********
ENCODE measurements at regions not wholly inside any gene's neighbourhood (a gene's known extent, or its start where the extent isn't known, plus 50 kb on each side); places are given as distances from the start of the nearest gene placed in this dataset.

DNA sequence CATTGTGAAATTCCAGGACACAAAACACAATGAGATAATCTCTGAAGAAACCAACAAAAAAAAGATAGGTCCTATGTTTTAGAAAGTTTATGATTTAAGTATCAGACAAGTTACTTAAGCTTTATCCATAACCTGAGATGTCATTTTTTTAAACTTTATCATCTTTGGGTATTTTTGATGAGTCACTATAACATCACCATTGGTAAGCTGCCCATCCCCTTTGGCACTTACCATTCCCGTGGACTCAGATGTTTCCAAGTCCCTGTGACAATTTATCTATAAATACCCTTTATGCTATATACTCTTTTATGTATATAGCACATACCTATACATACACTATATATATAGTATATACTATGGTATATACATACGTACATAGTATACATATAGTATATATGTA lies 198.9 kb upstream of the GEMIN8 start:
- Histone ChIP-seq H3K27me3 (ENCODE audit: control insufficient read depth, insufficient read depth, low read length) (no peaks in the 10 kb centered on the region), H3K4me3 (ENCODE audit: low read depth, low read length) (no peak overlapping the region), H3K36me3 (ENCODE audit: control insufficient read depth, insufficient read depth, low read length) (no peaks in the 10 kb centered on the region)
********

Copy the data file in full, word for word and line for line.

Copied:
ENCODE measurements at regions not wholly inside any gene's neighbourhood (a gene's known extent, or its start where the extent isn't known, plus 50 kb on each side); places are given as distances from the start of the nearest gene placed in this dataset.

DNA sequence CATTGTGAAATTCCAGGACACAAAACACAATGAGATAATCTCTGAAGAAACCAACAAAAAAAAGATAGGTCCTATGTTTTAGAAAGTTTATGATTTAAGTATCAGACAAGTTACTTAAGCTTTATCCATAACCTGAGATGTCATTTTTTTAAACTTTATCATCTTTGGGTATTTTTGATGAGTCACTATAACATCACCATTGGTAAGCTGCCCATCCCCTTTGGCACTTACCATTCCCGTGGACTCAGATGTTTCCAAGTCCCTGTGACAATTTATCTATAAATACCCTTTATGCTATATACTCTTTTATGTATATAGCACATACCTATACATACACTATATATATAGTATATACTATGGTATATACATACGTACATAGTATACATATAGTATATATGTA lies 198.9 kb upstream of the GEMIN8 start:
- Histone ChIP-seq H3K27me3 (ENCODE audit: control insufficient read depth, insufficient read depth, low read length) (no peaks in the 10 kb centered on the region), H3K4me3 (ENCODE audit: low read depth, low read length) (no peak overlapping the region), H3K36me3 (ENCODE audit: control insufficient read depth, insufficient read depth, low read length) (no peaks in the 10 kb centered on the region)